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Budget Slack, Ethical Ideology, Business Ethics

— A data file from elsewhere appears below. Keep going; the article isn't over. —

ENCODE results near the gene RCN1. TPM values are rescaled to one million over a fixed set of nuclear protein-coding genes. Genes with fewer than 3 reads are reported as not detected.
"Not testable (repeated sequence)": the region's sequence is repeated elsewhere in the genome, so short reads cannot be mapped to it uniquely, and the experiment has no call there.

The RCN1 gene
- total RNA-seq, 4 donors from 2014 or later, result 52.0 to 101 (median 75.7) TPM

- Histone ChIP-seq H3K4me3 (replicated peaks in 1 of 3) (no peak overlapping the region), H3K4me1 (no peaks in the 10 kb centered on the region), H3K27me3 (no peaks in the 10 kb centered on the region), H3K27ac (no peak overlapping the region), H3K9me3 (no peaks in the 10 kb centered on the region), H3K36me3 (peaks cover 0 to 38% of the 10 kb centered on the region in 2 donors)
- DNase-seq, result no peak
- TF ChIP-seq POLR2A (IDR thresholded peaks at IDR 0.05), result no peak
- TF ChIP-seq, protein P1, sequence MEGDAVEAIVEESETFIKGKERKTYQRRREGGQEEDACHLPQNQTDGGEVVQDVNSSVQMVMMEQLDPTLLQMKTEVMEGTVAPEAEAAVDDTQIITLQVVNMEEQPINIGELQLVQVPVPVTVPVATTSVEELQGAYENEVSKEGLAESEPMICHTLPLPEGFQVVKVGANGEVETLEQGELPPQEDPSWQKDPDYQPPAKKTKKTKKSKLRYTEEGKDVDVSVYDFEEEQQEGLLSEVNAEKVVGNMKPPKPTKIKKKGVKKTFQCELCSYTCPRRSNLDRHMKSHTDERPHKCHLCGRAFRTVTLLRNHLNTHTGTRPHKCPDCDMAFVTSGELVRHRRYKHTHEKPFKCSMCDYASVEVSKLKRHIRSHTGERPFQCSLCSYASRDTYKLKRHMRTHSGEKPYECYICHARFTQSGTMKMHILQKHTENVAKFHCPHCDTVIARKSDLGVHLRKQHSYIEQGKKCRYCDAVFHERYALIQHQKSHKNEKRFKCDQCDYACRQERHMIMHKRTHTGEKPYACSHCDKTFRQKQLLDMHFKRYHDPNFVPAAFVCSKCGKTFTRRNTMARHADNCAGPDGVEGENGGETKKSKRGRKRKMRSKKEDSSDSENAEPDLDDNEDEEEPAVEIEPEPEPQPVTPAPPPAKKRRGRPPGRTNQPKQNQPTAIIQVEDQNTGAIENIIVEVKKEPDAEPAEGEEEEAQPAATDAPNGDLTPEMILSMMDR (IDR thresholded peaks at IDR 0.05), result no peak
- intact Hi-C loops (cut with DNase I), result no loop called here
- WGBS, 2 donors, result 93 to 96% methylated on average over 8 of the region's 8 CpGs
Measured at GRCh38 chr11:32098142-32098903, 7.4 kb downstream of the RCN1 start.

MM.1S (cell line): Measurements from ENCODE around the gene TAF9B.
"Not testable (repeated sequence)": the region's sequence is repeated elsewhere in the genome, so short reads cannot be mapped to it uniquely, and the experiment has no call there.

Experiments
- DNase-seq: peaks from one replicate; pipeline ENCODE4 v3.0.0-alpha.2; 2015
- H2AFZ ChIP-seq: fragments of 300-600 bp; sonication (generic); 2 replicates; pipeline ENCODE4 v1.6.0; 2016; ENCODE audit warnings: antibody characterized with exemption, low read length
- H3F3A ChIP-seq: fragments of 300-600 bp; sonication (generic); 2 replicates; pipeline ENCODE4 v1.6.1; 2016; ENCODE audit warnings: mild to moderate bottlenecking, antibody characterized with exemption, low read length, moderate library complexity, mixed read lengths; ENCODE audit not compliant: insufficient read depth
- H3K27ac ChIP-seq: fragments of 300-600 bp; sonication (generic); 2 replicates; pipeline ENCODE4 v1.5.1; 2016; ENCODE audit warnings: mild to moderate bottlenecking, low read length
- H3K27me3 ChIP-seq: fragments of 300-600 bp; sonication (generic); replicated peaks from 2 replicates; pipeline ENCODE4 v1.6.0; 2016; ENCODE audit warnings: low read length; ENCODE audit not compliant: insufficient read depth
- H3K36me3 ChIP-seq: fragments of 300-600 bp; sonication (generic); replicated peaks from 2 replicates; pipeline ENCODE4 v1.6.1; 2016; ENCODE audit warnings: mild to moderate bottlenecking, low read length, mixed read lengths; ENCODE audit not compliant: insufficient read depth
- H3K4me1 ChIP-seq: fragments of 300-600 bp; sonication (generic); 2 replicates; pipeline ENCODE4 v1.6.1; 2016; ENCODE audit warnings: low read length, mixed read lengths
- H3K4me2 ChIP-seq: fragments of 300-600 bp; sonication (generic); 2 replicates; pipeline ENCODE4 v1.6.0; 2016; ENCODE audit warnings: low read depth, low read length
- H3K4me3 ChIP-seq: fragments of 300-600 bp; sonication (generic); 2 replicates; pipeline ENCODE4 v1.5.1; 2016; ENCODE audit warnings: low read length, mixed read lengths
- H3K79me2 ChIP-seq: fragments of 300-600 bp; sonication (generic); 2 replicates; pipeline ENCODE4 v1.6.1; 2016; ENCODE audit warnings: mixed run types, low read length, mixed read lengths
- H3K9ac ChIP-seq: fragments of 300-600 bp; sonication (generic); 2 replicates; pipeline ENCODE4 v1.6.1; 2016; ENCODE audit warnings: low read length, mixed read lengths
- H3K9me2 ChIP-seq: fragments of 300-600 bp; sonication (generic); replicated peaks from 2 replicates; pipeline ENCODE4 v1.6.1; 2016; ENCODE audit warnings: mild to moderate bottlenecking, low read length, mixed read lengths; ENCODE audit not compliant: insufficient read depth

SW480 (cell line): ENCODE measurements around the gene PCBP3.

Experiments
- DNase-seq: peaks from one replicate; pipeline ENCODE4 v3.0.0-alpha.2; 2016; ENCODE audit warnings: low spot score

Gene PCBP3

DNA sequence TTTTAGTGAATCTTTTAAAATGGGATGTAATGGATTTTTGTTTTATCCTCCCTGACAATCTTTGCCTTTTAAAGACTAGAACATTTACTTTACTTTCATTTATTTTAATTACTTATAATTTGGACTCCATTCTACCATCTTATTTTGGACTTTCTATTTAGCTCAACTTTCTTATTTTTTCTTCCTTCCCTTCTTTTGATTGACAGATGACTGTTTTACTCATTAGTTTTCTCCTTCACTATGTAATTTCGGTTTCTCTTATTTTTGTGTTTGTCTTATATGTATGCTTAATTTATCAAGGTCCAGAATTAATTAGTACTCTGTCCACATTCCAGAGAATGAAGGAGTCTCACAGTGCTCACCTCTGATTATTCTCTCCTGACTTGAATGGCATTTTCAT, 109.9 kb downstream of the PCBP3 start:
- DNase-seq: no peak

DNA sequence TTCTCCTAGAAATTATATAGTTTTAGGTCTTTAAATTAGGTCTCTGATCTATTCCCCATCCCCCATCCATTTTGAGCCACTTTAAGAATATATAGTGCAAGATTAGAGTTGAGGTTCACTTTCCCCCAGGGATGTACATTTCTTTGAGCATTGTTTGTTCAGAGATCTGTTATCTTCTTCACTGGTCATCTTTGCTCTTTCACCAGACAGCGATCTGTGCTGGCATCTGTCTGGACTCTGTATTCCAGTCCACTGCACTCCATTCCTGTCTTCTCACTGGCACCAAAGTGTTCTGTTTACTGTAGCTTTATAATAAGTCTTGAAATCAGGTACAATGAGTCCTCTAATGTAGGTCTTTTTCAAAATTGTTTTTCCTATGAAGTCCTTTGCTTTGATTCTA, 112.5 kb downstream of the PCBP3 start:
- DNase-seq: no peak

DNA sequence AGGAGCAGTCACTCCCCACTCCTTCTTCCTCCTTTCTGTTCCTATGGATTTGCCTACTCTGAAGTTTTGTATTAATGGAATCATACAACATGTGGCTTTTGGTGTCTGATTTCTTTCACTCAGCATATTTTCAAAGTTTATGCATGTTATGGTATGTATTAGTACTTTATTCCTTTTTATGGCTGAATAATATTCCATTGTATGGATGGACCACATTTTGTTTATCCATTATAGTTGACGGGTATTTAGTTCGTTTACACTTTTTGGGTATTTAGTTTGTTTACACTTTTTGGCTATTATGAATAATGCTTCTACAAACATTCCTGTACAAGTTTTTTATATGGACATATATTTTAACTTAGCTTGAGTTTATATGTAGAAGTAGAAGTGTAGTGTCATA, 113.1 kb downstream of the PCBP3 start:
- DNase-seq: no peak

Budget slack costs institutions money because there is a misallocation of assets. Therefore, organizations have a vested interest in hiring managers who do not have a propensity toward creating slack. Budget slack results when managers intentionally include more organizational resources in the budget than they anticipate needing (or when they understate revenue-producing activities). Extensive time and effort is invested into a company's budgeting process. The budget is often the primary point of financial control over the distribution of organizational resources (i.e., time, money, and materials). Prior research in business ethics has attempted to explain and predict when a manager will engage in this behavior, examining antecedents such as budget participation, cultural differences, and reward systems. The current paper expands on previous studies and examines the influence of individual ethical factors. Specifically, the influence of an individuals ethical ideology is examined in relationship to their propensity to create budget slack.